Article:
Gambian leader faces toughest challenge

RIDING HIGH: Supporters of the opposition alliance presidential candidate Adama Barrow attend a campaign rally. Picture: REUTERS
RIDING HIGH: Supporters of the opposition alliance presidential candidate Adama Barrow attend a campaign rally. Picture: REUTERS

Opposition alliance presidential candidate hopeful of poll win

Gambians voted yesterday in the first serious electoral challenge to President Yahya Jammeh, who has said only Allahcan remove him from office and once claimed he would rule the tiny riverside West African nation for a billion years.

Jammeh, who seized power in a 1994 coup, has made headlines by claiming to have a herbal cure for Aids that only works on Thursdays, declaring Gambia an Islamic republic, and threatening to slit the throats of homosexuals.

Rallies for the main opposition challenger, businessman Adama Barrow, have attracted crowds of thousands in a rare show of defiance to a leader rights groups say frequently imprisons and tortures opposition figures.

Barrow has promised to revive Gambia’s economy, one of the region’s most sluggish, end wide spread human rights abuses and to step down after three years as a boost to democracy.

The first of more than 880 000 eligible voters headed to polling stations despite an internet black out imposed overnight.

Jammeh is running for a fifth term in office with his ruling Alliance for Patriotic Reorientation and Construction.

He faces previously unknown businessman Barrow, chosen as a flag bearer by a group of political parties who have joined forces for the first time and won unprecedented popular support.

Before heading to vote, Barrow said he was confident of victory.

“It’s very clear, the writing is on the wall that I’m going to win,” he said.

A third candidate, former ruling party MP Mama Kandeh, is standing for the Gambian Democratic Congress.

All three men are 51, born in1965, the year that Gambia won its independence from Britain.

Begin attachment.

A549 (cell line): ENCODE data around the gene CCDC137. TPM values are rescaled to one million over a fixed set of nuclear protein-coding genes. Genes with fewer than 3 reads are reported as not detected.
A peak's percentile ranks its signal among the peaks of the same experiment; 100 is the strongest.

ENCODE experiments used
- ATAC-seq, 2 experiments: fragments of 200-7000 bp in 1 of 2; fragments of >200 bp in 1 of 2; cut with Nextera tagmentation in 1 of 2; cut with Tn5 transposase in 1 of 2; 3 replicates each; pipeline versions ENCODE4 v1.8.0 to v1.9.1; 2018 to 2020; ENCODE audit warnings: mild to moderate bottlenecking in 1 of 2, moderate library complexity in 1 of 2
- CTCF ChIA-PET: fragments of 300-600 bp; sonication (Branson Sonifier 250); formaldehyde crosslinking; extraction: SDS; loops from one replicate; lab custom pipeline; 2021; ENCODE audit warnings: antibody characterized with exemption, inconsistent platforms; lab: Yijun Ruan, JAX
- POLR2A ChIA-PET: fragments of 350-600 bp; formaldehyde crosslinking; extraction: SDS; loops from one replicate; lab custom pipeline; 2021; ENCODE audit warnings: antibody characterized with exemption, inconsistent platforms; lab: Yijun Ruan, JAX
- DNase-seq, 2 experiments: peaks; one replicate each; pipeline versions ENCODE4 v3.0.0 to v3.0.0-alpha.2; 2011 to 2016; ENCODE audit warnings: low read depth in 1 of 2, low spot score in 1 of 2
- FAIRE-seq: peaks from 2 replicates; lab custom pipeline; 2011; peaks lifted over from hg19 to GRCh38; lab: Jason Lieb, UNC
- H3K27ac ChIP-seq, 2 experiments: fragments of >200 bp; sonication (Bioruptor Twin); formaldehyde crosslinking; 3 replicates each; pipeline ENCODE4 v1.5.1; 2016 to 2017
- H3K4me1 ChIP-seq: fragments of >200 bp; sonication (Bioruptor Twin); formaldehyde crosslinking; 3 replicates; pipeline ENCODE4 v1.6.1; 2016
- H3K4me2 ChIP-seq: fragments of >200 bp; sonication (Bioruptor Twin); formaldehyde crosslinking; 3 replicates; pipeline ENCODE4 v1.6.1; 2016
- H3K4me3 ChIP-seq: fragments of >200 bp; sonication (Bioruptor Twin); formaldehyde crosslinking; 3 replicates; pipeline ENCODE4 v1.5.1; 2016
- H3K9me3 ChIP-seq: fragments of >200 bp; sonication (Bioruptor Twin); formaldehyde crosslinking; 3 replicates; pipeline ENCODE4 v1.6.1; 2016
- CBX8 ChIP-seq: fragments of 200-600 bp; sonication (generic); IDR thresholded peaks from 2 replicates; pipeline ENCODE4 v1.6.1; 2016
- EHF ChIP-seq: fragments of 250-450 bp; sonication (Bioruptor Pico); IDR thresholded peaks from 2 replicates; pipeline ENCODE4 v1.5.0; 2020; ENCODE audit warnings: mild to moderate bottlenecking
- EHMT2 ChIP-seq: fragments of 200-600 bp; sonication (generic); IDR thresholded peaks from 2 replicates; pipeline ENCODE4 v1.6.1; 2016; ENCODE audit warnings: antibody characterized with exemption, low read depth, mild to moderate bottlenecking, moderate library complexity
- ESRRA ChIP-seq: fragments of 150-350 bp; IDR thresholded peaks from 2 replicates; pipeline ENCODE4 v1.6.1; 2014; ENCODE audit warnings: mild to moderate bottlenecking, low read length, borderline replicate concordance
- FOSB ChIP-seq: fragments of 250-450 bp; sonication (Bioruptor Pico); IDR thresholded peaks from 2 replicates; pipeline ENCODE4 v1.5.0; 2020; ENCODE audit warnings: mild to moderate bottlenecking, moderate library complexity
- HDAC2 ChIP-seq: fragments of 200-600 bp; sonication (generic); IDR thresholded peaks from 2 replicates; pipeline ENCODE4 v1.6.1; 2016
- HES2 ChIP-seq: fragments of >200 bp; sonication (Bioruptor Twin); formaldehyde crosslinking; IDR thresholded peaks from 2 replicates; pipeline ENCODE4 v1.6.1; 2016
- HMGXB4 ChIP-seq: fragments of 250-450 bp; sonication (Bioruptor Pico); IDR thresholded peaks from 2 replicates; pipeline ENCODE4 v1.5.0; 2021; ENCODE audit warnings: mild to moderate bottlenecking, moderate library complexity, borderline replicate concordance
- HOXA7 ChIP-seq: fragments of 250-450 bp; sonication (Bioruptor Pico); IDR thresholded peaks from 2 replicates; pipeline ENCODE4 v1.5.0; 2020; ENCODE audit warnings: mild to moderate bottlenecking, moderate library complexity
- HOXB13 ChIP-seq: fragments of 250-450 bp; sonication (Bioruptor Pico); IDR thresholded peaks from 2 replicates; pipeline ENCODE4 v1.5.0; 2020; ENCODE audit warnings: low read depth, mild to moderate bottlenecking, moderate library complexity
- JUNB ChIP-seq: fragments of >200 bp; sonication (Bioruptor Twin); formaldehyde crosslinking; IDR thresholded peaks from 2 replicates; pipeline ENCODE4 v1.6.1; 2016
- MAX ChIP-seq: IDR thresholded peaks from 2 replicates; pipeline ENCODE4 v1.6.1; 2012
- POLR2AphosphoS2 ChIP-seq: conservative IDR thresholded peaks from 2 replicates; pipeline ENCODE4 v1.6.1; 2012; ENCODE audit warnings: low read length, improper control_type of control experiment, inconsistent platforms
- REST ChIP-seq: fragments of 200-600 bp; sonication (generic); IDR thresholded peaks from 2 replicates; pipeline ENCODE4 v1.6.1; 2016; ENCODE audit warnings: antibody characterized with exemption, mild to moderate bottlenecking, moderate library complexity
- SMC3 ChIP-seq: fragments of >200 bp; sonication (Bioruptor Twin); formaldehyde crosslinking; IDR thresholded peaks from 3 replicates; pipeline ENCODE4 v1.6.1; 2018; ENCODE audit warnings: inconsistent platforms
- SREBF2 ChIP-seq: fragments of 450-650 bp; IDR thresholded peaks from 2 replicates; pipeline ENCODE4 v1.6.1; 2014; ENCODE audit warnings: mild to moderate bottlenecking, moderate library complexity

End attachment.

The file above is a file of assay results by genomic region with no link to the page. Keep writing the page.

At his final rally on Tuesday, Jammeh said he was looking forward to ramping up development, but warned that protests over the election result would not be tolerated.

Gambia’s unique voting system, which sees citizens vote by dropping a marble into a coloured drum for their candidate, could not be rigged, he added, meaning “there is no reason for anybody to protest”.

Rights group Amnesty International urged the authorities to ensure that the election and post electoral period are held in a climate that is free from violence and which fully respects the right of all people to freely express their views.

The internet and phone lines went down at around 8.15pm on the eve of the vote.

The opposition has relied on messaging applications and SMSes to organise rallies and move around roadblocks that were setup in Banjul during the last week of campaigning.

“We are not happy. Gambians need to know what is going on. Social media is very important for this election,” Barrow said.

If Barrow were to win – a tall order both in terms of votes and the likelihood of Jammeh giving up power – he would probably serve a three-year term at the head of a transition reform government.

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